Friday, 5 July 2013

Lhasa project sparks 'tourist village' cry

Renovation of the historic area around a key monastery in the Tibetan capital has been completed, amid concerns over its environmental and cultural impact.
The controversial 1.5 billion yuan project in Lhasa around the Jokhang Temple, a UNESCO World Heritage site, has raised concerns that commercialization will harm old structures and local religious traditions.
The seven-month project to upgrade infrastructure and preserve buildings was "completed on Sunday," said the Global Times, citing a Lhasa media official.
The project covers an area of 1.3 square kilometers, the report said.

"It has been and is destroying irreplaceable structures that in some cases have stood for centuries, creating what appears to be a contrived tourist village," they said.More than 100 Tibet experts last month sent a petition to President Xi Jinping and UNESCO head Irina Bokova detailing the negative impact of the project.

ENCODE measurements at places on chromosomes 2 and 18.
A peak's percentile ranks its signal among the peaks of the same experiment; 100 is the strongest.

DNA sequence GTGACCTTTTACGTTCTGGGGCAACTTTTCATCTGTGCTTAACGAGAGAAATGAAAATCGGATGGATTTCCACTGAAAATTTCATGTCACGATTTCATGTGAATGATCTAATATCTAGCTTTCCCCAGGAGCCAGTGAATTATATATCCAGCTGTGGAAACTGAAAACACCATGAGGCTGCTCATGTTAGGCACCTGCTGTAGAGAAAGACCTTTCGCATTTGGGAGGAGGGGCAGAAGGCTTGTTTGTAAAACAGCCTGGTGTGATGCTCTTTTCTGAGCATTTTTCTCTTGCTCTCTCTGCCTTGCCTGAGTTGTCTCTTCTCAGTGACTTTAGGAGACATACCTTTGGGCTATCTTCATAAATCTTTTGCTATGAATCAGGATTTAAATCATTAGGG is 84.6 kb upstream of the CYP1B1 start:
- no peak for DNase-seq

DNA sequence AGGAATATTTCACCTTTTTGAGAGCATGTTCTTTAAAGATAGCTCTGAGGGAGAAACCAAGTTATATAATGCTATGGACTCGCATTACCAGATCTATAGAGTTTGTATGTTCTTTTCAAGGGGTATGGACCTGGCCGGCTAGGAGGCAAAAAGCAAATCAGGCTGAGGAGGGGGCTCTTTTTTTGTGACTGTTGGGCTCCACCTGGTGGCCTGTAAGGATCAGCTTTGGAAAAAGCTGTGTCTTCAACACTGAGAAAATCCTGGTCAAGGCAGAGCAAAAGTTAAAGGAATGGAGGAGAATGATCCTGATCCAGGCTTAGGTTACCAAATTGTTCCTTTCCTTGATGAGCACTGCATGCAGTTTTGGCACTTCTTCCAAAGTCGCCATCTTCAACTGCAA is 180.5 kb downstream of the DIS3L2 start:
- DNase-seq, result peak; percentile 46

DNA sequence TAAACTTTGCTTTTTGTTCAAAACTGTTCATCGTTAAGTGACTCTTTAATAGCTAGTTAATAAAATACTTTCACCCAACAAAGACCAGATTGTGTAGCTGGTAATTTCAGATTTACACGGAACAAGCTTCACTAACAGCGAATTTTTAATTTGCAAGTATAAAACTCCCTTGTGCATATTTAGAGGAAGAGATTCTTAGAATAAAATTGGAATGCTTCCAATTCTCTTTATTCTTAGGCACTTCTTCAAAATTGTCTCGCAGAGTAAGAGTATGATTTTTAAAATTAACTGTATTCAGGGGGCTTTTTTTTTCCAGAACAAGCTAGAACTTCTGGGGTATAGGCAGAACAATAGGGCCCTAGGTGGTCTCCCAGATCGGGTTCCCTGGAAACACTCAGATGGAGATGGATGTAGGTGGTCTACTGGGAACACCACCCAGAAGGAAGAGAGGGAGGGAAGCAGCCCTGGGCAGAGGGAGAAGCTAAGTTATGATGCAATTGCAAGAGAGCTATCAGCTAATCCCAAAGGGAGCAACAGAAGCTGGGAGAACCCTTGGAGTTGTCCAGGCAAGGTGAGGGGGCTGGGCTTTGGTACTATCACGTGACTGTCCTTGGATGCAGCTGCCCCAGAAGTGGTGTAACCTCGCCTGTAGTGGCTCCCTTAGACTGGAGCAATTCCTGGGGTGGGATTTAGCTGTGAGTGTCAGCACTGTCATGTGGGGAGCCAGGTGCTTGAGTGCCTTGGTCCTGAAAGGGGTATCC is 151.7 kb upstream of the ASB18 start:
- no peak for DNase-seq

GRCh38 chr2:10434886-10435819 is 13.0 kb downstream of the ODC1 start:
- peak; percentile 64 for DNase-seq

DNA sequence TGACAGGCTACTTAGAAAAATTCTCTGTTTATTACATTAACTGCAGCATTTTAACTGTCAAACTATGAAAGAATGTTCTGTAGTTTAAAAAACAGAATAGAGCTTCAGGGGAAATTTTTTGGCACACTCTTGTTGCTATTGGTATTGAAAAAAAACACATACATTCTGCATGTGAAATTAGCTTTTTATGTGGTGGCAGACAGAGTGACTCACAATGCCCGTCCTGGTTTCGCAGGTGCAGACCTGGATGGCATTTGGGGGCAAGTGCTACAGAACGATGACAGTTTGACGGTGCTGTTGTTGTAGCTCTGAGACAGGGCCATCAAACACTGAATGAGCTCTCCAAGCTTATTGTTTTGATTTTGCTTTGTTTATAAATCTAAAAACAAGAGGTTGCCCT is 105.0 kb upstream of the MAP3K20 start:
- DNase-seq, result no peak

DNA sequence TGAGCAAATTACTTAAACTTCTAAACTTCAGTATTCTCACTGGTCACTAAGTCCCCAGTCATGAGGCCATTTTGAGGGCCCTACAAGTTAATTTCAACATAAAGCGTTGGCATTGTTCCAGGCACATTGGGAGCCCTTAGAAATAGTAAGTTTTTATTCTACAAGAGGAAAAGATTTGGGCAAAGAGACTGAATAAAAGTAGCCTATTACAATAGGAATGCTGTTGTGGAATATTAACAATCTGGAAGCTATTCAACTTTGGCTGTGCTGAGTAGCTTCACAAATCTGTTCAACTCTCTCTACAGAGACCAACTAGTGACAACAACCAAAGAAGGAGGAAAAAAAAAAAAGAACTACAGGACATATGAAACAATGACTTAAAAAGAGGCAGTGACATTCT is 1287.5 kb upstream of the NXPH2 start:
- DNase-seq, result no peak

The project has also forced Tibetans from their homes and impeded religious practice, they said.
Lhasa propaganda chief Ma Xinming rejected such criticism, saying the project adheres strictly to Tibetan culture, the paper reported, adding that the Chinese Academy of Urban Planning and Design took part in the effort "to ensure that authenticity and traditional flavors are preserved."
Beijing has worked to develop the relatively poor Tibetan region, bringing an influx of investment and ethnic majority Han seeking work. But the changes have caused friction with the local community, and overseas rights groups complain of religious and cultural oppression.
More than 100 Tibetans have set themselves on fire since 2009 in apparent protest at Beijing's rule.
Human Rights Watch says more than two million Tibetans were forced to change homes or relocate from 2006 to 2012 in a government- sponsored program.

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